Year in school Annual loan limit (dependent undergraduate student) Annual loan limit (independent undergraduate student)
Year 1 $5,500 (up to $3,500 may be subsidized) $9,500 (up to $3,500 may be subsidized)
Year 2 $6,500 (up to $4,500 may be subsidized) $10,500 (up to $4,500 may be subsidized)
Year 3 and beyond $7,500 (up to $5,500 may be subsidized) $12,500 (up to $5,500 may be subsidized)
Lifetime maximum limit $31,000 (up to $23,000 may be subsidized) $57,500 (up to $23,000 may be subsidized)

Graduate federal loan limits

Students working on a graduate or professional degree can borrow up to $20,500 per year in Direct Unsubsidized Loans, with a lifetime maximum of $138,500 (including any federal loans borrowed during undergraduate school). If a borrower hits the graduate loan limit and needs to borrow more, they can take out a federal grad PLUS loan, up to the cost of attendance.

Type of loan Loan limit
Direct Unsubsidized Loan $20,500 annually (lifetime max of $138,500, including federal undergraduate loans)
Grad PLUS loan Up to the cost of attendance, minus any other financial aid received

Private student loan limits

Private student loans are originated by private institutions such as banks, credit unions and online lenders. Many borrowers apply for this type of financing when they hit federal student loan limits or aren’t eligible for federal options.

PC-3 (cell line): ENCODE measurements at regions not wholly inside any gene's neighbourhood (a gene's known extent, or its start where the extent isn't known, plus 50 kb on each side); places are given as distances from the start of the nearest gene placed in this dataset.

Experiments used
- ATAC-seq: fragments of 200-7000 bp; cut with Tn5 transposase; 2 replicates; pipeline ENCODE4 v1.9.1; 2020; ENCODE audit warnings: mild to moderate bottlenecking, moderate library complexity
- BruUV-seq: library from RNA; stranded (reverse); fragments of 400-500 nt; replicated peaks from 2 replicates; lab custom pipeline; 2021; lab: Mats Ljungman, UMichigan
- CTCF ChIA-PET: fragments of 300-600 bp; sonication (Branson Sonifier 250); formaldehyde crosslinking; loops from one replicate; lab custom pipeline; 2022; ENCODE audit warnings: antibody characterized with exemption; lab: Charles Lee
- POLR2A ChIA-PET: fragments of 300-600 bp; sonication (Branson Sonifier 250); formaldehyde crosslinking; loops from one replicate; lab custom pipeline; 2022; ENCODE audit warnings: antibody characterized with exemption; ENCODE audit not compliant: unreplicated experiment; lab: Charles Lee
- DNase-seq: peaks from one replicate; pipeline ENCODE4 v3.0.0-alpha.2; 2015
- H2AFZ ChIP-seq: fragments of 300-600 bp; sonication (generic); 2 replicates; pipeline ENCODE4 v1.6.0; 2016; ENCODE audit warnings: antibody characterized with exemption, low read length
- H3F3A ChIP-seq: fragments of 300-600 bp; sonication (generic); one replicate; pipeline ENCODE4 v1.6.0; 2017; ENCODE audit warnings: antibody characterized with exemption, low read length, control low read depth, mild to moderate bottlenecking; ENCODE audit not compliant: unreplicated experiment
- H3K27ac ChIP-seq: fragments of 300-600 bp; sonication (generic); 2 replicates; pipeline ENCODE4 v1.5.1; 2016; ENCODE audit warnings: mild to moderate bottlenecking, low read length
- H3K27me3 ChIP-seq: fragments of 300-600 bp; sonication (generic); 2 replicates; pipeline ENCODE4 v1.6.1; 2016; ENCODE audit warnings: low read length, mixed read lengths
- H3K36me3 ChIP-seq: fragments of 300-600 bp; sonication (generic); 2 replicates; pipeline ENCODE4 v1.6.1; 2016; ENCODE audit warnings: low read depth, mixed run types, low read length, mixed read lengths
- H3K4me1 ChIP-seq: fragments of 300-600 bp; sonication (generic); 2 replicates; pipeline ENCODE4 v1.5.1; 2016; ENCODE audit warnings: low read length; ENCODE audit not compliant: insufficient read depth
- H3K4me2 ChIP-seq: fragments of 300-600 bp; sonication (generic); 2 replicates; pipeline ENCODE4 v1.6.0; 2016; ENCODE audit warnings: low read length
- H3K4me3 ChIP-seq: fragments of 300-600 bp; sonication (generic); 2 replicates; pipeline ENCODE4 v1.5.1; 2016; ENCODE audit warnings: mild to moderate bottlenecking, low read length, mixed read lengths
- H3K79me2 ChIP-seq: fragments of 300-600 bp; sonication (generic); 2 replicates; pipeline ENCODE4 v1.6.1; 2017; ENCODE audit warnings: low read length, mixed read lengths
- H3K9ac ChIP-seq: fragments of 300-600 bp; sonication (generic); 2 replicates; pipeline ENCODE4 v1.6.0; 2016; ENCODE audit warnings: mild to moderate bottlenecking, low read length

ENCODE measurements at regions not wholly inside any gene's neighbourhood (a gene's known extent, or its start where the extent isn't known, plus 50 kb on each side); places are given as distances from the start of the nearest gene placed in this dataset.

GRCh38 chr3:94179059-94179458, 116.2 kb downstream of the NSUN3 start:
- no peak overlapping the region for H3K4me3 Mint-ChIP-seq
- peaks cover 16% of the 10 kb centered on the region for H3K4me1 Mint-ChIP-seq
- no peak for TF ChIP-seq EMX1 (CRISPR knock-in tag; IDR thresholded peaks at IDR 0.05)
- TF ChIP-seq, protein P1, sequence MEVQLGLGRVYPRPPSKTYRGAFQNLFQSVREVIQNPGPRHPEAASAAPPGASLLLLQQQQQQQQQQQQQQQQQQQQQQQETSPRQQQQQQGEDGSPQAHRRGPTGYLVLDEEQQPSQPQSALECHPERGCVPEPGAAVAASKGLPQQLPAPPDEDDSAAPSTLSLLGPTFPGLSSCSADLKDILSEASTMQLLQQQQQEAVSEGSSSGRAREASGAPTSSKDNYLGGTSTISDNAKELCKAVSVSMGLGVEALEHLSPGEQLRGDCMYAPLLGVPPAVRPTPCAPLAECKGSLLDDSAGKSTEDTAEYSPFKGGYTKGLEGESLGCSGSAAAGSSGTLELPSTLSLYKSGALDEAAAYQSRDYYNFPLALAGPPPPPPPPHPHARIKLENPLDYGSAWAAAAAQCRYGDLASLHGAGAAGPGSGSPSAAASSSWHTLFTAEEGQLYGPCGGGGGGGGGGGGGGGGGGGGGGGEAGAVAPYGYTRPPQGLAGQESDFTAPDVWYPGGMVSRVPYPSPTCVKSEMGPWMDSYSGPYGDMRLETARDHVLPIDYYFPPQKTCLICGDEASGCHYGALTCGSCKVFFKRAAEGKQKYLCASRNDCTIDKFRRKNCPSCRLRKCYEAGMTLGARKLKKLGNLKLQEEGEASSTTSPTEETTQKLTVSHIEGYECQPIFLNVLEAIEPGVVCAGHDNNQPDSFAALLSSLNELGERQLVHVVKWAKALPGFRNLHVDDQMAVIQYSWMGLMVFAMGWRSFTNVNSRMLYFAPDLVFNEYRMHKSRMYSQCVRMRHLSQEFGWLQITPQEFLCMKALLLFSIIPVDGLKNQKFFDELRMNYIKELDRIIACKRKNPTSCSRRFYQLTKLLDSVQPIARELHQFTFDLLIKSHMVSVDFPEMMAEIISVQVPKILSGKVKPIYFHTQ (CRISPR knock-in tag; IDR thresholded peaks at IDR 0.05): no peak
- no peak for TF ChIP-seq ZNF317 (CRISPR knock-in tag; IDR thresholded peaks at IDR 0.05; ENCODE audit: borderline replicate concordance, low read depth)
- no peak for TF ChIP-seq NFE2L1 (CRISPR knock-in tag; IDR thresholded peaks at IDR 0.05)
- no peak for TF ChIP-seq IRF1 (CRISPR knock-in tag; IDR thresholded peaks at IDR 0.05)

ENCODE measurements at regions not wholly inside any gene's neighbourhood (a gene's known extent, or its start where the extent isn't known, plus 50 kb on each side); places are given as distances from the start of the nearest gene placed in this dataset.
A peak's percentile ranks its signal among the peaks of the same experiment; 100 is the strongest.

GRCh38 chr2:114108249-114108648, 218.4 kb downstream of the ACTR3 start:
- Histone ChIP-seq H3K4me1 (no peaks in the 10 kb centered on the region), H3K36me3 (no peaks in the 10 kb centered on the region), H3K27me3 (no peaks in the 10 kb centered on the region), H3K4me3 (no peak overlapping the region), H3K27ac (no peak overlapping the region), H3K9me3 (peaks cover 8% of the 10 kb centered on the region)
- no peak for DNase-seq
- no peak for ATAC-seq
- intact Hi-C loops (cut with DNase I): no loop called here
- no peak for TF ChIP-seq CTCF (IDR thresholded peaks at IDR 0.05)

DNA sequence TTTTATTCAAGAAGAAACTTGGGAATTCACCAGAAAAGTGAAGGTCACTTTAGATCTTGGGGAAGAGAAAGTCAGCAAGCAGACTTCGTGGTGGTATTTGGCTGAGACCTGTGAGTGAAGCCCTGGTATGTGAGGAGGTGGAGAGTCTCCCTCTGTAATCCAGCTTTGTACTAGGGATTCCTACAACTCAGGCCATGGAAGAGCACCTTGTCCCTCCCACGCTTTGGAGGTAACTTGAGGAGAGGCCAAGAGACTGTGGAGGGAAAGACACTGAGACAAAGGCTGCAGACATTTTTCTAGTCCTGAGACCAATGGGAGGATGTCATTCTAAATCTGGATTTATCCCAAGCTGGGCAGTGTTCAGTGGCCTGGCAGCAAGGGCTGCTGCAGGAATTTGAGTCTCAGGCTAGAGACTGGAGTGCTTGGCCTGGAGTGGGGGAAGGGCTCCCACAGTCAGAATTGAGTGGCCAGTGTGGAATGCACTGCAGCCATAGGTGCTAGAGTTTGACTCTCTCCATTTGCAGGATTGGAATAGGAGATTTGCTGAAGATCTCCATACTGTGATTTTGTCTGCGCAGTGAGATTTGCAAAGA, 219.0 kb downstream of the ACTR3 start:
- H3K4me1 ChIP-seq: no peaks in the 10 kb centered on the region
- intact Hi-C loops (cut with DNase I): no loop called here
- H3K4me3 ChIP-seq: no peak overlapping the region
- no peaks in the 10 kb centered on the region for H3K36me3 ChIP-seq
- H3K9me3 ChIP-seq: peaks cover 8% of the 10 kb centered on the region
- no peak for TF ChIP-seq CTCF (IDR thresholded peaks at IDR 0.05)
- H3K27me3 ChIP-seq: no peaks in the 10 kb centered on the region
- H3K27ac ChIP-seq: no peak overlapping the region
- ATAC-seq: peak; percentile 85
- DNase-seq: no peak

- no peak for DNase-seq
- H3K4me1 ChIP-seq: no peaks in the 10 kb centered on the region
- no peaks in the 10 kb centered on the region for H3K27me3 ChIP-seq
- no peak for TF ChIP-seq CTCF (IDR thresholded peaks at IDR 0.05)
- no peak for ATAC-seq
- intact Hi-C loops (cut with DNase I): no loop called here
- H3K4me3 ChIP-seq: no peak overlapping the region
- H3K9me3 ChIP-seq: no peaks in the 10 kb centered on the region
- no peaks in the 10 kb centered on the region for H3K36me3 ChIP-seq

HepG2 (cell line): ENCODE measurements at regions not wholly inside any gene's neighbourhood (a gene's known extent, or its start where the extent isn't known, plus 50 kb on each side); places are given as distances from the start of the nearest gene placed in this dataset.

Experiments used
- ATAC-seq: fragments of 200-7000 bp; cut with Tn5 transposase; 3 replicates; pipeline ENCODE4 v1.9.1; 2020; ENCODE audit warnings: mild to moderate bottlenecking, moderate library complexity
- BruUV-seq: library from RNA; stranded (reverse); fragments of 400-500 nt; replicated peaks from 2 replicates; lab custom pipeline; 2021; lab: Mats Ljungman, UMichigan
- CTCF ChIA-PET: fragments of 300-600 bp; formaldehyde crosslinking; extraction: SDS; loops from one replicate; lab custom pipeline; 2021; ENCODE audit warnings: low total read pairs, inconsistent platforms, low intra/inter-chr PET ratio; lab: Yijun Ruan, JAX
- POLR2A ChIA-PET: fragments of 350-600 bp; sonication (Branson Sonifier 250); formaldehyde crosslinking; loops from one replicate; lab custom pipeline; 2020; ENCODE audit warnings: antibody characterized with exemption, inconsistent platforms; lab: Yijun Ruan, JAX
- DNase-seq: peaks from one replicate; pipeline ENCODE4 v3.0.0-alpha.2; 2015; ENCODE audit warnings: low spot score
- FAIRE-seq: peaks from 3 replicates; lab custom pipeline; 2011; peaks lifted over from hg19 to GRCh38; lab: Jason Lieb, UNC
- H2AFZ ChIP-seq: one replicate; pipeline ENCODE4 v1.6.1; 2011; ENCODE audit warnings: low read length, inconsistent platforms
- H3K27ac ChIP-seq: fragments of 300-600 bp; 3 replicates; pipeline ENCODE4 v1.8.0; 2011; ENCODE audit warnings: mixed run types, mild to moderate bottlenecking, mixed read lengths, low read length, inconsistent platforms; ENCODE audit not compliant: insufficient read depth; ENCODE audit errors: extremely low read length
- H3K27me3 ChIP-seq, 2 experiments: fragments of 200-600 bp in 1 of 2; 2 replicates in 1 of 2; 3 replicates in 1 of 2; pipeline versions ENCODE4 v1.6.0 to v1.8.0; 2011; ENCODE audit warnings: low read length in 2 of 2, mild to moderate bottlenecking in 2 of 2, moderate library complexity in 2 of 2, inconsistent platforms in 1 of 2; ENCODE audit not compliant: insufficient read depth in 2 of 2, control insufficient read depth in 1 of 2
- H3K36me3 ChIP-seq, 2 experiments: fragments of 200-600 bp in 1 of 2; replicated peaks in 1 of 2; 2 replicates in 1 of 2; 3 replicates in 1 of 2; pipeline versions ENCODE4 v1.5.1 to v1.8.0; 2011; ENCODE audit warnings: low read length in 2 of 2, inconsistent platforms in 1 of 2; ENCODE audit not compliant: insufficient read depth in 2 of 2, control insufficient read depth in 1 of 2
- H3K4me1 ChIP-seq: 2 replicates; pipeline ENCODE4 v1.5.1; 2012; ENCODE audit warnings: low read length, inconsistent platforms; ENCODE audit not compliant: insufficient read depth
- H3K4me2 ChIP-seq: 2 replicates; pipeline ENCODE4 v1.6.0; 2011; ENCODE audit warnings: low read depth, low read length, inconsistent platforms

Private lenders usually pull an applicant’s credit history and may base the loan limit on the borrower’s creditworthiness, degree program and other factors. If your credit needs work, then your loans may be more expensive. You also might need a co-signer to qualify.

Limits vary by lender, but they typically max out at the total cost of attendance. Below are examples of student loan limits among some private lenders.

Lender Loan limit
Ascent $1,000 – $200,000
Citizens Bank $1,000 – $350,000
College Ave $1,000 – the total cost of attendance
CommonBond $2,000 – the total cost of attendance ($500,000 lifetime maximum, depending on program)
Earnest $1,000 – the total cost of attendance
Sallie Mae $1,000 – the total cost of attendance
SoFi $5,000 – the total cost of attendance
Wells Fargo $1,000 – the total cost of attendance, ($250,000 maximum, depending on program)

What factors into your student loan limits?

Student loan limits are usually based on your year in school, the degree you’re pursuing and whether you have any sources of financial aid, such as grants and scholarships. You also won’t be able to borrow more than the cost of attendance, which usually includes:

  • Tuition and fees.
  • Room and board.
  • Books and supplies.
  • Computers and electronics for school.
  • Travel costs.

Private lenders will also partially base your loan amount on your creditworthiness. Federal student loan limits are based partly on the borrower’s dependency status.

How much should you borrow?